Keavney doesn't often get into more personal humor, but her strip "The Incredible Adventures Of... Self-Absorbo!" featured her narrowly avoiding having the center of attention taken away from her from a friend who tearfully told her about her cancer. Using her secret power of super-tears, the friend apologized and told her how great Martha was. One of Keavney's great skills as a writer is adopting the cadence of whatever she's trying to lampoon, and she truly nailed super-hero speak here (and in the truly disgusting Hostess Twinkies parody later in the book). Probably her two best stories are "The Mix-Up" and "The Secret Life Of Martha Keavney". The former is a parody of every romance/comedy of manners/wrong time, wrong place trope imaginable, jammed into one story. Martha gets hired by someone who only takes on people in relationships (she was single), so she hires an actor who claimed he was gay (he was not, he lived in a building whose landlord only allowed gay people) to be her boyfriend for a dinner at her boss's house. The actor was told that Martha was a nun, leading to all sorts of hilarious contrivances. The best part of the story is that after setting up the premise, Keavney claimed that a few reels of the movie were missing, leaving only the ending. How everything wound up completely different and yet perfectly happy is completely omitted, making it that much funnier.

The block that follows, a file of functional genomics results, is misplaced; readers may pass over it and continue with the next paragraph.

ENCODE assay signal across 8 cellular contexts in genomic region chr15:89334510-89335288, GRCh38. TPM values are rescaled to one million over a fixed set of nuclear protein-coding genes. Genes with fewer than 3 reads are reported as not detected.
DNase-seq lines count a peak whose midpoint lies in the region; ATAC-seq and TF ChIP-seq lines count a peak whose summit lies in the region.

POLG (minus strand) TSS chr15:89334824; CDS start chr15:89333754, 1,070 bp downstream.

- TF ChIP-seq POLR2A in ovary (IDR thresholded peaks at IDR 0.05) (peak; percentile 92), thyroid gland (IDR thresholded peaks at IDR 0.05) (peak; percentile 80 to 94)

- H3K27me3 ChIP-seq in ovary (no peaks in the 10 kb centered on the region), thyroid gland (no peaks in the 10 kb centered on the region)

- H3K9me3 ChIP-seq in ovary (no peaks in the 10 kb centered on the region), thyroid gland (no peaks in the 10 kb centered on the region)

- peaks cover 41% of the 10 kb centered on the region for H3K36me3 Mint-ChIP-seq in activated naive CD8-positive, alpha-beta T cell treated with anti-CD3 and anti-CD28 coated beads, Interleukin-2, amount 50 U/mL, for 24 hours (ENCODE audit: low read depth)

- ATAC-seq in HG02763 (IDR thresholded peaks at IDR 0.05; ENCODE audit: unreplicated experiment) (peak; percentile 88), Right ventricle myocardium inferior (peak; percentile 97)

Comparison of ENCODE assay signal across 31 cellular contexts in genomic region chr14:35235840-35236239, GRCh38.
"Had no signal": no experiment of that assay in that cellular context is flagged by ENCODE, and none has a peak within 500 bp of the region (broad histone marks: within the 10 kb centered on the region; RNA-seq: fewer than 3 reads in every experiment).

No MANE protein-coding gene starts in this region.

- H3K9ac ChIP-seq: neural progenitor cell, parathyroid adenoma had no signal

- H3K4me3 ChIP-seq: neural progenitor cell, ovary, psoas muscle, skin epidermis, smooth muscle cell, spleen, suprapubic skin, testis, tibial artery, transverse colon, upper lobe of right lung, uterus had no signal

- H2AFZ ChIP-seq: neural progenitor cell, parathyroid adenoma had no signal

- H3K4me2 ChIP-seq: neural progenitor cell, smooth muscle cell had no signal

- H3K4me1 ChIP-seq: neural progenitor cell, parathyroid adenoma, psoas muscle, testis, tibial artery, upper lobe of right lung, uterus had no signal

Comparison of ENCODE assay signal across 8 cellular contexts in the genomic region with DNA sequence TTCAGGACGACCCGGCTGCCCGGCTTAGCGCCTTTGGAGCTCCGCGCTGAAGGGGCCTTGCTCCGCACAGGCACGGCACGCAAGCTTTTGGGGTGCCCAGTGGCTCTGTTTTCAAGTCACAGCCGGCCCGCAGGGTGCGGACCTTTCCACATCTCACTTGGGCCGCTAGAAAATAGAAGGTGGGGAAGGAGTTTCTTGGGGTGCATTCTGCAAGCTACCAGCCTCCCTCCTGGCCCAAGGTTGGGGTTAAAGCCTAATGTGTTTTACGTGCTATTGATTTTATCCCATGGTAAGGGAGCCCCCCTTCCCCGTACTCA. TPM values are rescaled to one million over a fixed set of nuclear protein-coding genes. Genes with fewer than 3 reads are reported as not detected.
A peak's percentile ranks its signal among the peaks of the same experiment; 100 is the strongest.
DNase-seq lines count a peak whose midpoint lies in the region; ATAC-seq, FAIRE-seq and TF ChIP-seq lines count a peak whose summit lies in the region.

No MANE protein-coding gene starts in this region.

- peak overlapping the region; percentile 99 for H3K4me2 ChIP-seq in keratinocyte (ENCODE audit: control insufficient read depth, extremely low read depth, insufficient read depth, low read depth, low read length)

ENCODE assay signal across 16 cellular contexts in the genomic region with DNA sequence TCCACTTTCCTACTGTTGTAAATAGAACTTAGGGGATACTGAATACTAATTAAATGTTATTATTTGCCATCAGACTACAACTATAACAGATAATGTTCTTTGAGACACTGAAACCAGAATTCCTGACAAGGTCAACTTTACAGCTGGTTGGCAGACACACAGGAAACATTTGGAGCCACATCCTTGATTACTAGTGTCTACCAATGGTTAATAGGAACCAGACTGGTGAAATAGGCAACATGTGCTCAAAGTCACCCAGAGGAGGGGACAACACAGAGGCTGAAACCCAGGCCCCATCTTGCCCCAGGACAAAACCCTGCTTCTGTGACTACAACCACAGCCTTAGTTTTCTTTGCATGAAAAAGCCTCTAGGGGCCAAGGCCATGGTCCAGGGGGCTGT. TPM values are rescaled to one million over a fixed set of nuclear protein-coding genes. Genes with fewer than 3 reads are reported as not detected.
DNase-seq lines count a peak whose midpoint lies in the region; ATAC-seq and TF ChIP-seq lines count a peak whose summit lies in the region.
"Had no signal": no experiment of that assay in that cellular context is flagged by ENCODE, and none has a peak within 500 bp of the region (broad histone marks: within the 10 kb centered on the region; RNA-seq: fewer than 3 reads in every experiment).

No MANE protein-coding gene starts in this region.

"The Secret Life..." is a masterpiece of building on a premise and one-upping it. Martha imagines herself as an Antarctic explorer, until she's shaken out of that reverie by her boss at her job that she hates. While imagining how great it was to be an explorer, she's woken out of that reverie by a fellow homeless person in a subway tunnel, and Martha thinks about how nice it would be to have a job and an apartment. That keeps escalating until we see Martha in hell, and that escalates to a hilariously banal punchline that nonetheless works perfectly in stopping the progression of events. Simply put, there are few cartoonists with the kind of comedic chops that Keavney displayed during her active publishing period, and hopefully the new strip she has in this collection (along with a funny introduction and index) means that she'll be more prolific in the future.